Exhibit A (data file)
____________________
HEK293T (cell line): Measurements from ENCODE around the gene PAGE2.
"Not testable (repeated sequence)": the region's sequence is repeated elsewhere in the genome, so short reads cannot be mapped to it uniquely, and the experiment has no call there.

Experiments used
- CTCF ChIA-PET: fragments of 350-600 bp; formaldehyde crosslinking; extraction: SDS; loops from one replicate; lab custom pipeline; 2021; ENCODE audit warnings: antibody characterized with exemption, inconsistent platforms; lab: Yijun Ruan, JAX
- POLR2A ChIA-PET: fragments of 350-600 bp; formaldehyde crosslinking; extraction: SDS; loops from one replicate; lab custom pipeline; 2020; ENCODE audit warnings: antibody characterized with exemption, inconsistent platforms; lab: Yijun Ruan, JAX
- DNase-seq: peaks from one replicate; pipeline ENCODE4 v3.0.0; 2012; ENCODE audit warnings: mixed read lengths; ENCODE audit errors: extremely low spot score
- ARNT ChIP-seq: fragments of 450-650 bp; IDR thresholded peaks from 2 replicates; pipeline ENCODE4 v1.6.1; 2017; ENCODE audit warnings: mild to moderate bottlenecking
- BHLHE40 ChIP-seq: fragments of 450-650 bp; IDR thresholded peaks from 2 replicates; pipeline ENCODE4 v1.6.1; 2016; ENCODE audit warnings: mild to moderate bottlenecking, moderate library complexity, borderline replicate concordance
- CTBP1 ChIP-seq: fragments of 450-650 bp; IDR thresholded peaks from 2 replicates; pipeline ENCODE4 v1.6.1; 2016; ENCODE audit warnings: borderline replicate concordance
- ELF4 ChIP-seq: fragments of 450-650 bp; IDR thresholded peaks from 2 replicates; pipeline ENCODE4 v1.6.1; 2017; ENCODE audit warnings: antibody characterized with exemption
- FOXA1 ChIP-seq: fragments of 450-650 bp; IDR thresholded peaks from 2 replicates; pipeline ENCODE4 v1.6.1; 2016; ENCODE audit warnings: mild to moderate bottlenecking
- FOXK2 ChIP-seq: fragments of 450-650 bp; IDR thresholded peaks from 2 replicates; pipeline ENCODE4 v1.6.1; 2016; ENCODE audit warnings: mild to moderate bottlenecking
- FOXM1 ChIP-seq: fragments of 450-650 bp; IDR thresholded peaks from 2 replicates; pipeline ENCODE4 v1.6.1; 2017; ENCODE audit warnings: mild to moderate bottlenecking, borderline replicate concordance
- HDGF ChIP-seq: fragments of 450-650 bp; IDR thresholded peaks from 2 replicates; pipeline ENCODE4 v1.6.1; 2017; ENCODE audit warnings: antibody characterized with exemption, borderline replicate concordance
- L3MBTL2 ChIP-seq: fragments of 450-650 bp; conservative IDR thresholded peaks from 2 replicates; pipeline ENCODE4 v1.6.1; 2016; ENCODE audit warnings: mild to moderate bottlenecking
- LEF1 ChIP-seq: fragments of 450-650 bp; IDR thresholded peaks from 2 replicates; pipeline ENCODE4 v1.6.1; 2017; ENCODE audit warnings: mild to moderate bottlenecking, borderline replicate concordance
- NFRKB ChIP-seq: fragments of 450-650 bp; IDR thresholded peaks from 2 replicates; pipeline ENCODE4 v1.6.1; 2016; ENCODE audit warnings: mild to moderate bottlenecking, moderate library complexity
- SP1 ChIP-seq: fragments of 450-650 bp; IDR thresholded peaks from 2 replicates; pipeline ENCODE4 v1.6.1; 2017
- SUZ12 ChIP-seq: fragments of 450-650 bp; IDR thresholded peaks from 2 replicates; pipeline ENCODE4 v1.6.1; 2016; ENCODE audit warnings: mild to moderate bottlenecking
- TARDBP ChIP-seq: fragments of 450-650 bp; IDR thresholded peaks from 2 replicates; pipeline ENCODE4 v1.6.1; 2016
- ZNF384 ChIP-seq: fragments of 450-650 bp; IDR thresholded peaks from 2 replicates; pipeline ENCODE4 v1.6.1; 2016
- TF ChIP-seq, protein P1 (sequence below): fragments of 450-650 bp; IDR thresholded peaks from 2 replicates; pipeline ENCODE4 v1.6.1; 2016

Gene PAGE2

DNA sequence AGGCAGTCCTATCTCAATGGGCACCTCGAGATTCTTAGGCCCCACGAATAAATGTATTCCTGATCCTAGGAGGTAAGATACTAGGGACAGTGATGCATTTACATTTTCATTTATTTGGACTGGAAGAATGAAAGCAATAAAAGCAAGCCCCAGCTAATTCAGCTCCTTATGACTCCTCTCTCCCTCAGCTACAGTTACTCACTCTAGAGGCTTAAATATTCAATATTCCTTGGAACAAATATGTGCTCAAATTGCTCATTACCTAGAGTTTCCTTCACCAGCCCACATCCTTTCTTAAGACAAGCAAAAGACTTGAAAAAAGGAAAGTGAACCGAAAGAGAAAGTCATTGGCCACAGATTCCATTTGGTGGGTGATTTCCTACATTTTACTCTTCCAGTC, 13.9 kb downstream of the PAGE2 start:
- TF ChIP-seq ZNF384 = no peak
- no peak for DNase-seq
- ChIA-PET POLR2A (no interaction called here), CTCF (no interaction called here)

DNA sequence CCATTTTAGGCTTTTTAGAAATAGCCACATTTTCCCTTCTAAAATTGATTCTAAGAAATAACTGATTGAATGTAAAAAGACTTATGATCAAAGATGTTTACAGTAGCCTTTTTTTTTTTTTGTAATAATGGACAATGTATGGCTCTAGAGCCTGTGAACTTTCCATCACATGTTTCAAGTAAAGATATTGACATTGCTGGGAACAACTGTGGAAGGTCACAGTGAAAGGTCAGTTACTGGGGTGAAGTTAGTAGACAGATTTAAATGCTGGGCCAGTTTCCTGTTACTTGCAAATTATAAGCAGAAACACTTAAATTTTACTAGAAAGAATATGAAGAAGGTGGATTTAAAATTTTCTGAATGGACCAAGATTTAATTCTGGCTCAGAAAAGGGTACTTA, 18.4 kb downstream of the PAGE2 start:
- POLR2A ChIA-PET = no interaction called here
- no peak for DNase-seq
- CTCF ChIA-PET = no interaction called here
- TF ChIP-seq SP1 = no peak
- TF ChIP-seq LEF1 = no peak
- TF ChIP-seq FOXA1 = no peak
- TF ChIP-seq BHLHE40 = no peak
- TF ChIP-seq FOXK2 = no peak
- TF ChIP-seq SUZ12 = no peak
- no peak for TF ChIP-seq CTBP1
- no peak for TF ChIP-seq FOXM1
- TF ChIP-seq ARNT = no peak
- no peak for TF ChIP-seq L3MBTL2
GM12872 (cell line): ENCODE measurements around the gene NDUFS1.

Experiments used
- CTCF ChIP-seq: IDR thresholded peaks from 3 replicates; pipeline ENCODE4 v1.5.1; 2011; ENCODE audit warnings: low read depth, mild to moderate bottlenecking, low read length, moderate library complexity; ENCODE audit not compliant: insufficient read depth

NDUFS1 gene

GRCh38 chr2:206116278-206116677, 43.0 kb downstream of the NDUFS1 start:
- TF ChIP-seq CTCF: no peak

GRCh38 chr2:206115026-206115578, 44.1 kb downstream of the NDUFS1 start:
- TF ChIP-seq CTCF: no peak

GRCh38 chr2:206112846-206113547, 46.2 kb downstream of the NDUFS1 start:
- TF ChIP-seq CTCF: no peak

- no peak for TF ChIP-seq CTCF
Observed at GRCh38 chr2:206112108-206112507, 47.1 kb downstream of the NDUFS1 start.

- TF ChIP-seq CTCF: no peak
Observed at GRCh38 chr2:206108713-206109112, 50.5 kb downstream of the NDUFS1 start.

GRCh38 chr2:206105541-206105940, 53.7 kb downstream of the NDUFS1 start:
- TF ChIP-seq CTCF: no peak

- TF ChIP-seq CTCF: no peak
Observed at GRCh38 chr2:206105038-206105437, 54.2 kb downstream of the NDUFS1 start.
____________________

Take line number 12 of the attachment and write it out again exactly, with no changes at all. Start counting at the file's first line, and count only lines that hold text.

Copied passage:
- FOXK2 ChIP-seq: fragments of 450-650 bp; IDR thresholded peaks from 2 replicates; pipeline ENCODE4 v1.6.1; 2016; ENCODE audit warnings: mild to moderate bottlenecking